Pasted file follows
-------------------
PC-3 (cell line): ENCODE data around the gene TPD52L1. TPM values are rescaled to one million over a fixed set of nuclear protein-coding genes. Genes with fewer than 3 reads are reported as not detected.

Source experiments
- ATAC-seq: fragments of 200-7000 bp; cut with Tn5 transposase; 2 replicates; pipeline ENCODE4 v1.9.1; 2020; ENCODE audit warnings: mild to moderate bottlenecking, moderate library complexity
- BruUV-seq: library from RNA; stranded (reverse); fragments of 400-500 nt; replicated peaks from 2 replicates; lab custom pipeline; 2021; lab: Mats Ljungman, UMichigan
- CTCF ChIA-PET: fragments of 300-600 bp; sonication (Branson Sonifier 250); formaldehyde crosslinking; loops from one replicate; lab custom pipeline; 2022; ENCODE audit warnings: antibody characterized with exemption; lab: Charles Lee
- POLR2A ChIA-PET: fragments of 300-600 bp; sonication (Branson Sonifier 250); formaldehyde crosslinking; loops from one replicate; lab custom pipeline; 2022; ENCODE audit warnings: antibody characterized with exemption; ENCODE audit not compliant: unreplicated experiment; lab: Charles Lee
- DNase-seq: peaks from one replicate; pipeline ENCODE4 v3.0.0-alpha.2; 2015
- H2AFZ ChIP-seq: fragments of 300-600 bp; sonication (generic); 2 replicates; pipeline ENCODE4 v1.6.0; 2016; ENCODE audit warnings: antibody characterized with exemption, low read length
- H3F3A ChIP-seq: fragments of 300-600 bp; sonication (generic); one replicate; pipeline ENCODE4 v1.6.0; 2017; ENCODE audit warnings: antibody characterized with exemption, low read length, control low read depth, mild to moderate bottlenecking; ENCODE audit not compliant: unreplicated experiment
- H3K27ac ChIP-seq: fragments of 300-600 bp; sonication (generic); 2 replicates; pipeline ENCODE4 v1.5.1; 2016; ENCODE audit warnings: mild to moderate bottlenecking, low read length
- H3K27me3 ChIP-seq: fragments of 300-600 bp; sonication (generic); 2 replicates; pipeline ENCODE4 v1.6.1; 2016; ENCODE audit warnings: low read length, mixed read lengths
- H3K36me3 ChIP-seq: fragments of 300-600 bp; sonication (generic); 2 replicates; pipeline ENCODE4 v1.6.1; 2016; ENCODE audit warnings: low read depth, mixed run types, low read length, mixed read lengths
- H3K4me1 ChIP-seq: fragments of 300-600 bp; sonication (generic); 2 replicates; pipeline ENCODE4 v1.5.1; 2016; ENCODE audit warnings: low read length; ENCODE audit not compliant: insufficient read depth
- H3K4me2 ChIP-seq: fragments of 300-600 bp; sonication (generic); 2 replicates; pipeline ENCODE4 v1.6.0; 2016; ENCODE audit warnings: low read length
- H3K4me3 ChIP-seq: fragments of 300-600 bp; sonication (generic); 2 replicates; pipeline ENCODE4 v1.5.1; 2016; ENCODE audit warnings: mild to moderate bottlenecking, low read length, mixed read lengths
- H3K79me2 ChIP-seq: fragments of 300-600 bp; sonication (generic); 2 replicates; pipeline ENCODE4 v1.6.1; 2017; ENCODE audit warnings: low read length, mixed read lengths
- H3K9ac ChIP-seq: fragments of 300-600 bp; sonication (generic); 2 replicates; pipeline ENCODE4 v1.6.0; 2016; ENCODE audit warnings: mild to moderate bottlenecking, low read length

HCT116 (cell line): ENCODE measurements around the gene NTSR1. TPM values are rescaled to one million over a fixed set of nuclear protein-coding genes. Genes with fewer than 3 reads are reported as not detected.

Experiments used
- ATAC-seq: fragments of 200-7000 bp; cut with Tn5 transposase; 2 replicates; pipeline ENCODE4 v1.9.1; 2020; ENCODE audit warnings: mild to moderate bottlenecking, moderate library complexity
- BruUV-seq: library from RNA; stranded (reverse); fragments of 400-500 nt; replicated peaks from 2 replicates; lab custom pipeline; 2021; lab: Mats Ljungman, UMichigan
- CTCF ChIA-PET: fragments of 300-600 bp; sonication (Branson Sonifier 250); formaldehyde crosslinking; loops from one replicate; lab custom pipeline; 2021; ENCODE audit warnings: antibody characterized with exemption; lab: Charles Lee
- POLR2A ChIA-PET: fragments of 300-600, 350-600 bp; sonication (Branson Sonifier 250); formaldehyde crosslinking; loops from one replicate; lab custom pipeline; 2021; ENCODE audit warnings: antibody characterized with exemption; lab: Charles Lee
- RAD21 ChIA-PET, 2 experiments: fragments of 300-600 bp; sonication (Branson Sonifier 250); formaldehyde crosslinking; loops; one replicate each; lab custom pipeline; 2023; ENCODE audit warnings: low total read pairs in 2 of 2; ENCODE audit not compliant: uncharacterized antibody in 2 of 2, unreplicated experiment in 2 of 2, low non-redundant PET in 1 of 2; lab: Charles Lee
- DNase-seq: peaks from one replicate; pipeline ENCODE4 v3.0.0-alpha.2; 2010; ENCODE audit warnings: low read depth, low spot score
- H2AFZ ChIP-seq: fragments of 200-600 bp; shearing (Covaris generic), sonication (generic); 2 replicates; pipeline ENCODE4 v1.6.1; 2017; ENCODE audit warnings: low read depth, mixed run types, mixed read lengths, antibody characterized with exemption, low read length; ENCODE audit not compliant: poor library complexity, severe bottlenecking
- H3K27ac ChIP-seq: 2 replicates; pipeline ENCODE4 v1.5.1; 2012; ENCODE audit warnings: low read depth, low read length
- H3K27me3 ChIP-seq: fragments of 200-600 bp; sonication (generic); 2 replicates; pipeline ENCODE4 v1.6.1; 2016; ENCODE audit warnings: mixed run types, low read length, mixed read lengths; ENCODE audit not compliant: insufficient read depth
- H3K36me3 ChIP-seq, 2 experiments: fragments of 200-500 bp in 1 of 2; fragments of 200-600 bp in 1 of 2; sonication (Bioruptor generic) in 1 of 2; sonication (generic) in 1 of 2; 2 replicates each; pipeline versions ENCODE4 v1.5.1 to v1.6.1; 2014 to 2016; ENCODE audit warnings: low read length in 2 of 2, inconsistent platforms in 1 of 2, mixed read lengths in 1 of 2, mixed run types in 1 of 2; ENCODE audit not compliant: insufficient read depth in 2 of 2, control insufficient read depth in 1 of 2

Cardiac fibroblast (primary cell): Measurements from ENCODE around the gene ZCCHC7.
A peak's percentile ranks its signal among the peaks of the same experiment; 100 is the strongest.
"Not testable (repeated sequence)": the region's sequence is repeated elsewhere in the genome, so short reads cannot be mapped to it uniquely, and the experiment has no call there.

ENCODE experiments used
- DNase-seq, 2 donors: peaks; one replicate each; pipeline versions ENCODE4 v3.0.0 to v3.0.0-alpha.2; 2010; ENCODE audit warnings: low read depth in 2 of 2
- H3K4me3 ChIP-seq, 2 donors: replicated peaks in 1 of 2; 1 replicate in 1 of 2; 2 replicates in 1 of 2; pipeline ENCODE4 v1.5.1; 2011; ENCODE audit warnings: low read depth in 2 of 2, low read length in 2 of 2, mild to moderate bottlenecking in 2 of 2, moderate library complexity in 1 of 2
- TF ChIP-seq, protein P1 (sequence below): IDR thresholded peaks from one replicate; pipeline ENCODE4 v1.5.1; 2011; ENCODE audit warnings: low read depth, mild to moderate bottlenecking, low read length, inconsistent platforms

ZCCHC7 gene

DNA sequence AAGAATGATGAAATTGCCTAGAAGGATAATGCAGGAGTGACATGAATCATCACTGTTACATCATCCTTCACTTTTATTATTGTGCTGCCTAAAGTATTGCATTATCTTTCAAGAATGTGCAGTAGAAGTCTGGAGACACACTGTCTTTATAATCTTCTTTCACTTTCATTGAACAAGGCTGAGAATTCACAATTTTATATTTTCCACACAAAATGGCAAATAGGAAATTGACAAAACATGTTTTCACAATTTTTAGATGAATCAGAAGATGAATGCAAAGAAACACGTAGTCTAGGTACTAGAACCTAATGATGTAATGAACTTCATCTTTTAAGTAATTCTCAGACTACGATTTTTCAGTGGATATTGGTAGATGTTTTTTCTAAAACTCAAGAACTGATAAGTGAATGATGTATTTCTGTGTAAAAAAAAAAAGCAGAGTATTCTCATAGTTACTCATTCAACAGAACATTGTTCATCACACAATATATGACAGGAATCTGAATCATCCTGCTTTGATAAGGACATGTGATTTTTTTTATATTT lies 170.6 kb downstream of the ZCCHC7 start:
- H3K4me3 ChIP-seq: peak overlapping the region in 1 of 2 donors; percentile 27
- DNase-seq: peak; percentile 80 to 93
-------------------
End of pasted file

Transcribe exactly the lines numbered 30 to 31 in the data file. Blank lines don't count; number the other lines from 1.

Cardiac fibroblast (primary cell): Measurements from ENCODE around the gene ZCCHC7.
A peak's percentile ranks its signal among the peaks of the same experiment; 100 is the strongest.